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Old December 30, 2009, 01:33 PM   #24
Senior Member
Join Date: November 20, 2008
Posts: 10,529
Departing without reporting kicks in the legal principle most judges will allow to be argued, that "Flight Equals Guilt." It will create a vastly higher mountain for your defense team to climb.
Mr. Ayoob, thank you for your reply. I know that you are an expert in this area. But, what about the fact that by reporting the incident and claiming self-defense, you have wiped out your 5th Amendment right against self incrimination as well as making the prosecutor's case against the shooter by eliminating his burden of presenting evidence on several elements necessary for him to estabish his case?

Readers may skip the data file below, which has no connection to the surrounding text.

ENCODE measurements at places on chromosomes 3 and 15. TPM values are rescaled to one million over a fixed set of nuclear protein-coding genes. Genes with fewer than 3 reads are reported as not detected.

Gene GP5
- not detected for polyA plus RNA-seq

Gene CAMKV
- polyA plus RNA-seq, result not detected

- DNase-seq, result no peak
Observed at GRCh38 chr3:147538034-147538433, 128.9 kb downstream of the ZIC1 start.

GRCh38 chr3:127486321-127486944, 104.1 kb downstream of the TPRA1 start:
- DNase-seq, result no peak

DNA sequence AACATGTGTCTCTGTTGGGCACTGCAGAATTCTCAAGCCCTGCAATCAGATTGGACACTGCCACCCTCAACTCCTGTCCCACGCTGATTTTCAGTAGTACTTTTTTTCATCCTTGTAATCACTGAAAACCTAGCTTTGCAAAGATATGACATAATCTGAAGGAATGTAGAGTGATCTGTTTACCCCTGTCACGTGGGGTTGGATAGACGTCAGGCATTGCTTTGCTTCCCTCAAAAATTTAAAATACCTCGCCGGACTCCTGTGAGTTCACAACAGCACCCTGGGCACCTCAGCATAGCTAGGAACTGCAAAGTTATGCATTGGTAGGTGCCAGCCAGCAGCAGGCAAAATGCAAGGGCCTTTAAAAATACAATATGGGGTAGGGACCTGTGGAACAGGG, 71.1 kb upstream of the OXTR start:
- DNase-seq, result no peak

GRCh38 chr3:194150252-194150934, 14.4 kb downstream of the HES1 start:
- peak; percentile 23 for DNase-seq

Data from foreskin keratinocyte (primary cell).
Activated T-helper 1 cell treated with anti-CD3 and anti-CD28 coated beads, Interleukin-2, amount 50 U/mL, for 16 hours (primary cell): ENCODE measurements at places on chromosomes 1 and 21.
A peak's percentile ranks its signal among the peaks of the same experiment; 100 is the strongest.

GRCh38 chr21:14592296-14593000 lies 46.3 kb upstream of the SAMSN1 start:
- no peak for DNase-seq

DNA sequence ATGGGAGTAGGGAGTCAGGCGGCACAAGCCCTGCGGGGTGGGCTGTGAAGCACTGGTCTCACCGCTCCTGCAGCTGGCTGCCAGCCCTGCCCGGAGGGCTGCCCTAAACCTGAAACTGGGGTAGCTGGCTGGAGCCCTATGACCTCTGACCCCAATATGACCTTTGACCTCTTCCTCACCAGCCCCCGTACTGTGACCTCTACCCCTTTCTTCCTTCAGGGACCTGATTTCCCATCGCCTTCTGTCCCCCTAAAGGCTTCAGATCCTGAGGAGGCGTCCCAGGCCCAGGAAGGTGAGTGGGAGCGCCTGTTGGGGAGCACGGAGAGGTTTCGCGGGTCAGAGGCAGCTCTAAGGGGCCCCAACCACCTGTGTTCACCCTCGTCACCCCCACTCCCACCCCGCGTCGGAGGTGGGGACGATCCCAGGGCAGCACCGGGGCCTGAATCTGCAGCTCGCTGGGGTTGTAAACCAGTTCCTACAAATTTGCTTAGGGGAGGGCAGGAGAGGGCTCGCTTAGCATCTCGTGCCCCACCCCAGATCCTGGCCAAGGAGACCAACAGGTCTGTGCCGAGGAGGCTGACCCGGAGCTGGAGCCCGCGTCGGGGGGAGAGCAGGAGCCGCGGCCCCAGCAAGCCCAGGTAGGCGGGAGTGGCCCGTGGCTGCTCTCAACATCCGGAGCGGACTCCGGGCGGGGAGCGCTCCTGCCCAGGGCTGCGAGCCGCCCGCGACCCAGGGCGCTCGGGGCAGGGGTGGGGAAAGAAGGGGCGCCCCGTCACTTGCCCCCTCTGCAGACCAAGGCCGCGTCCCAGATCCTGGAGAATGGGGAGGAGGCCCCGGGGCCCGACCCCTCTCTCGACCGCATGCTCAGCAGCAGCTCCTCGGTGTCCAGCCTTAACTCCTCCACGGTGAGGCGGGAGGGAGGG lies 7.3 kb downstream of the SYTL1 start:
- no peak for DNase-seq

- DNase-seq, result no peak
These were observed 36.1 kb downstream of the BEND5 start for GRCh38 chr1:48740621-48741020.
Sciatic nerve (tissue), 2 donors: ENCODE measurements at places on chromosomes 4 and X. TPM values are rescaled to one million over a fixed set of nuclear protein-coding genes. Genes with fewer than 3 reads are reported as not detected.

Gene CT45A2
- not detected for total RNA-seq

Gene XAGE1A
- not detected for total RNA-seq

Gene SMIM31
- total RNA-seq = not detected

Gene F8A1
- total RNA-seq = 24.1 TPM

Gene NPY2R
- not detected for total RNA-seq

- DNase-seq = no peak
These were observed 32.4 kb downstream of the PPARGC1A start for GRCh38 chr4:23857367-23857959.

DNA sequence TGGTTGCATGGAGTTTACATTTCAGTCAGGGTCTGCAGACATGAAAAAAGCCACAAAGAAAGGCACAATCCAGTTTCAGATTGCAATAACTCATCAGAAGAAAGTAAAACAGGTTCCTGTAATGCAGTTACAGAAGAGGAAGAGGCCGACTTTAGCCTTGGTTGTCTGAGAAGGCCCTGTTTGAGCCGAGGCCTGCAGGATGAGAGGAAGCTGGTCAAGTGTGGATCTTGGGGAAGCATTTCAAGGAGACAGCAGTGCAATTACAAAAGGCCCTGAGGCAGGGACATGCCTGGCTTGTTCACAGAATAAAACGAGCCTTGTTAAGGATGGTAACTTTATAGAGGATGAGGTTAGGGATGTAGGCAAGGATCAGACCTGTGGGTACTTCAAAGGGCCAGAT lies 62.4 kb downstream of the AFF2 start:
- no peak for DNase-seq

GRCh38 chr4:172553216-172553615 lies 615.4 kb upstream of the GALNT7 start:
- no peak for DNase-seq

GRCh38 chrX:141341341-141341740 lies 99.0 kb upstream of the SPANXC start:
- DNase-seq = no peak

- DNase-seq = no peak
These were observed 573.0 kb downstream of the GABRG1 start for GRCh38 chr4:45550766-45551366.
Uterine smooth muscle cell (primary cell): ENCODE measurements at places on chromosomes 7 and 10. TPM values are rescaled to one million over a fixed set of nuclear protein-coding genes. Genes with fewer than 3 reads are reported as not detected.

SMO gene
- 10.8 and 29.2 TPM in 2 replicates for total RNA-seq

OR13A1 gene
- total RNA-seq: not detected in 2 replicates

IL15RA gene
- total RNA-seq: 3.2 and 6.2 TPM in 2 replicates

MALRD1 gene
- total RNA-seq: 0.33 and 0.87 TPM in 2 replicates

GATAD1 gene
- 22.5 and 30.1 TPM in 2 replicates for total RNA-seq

Depending on the circumstances surrounding the shooting, there is certianly no guaranty that charges won't be brought against the shooter and at least a possiblity of trial and conviction for some crime. I understand that with a well trained shooter, this is not a likely outcome, but what if the shooter is not well trained? What if the bad guy didn't actually have a weapon, just pretended to have one or something else along these lines?

It seems to me that it is a valid discussion to have with regard to not reporting the incident. Assuming that the shooting turns out to be questionable, is the shooter breaking another law (depends on location, I gues) if he simply flees and doesn't report the incident?

I'm just trying to take an honest, unbiased look at this situation. I am not encouraging anyone to break any laws. Every SD shooting is going to be different. Some are going to be more questionable than others. Is it never valid to even consider not reporting - IF not reporting doesn't constitute the breaking of another law?
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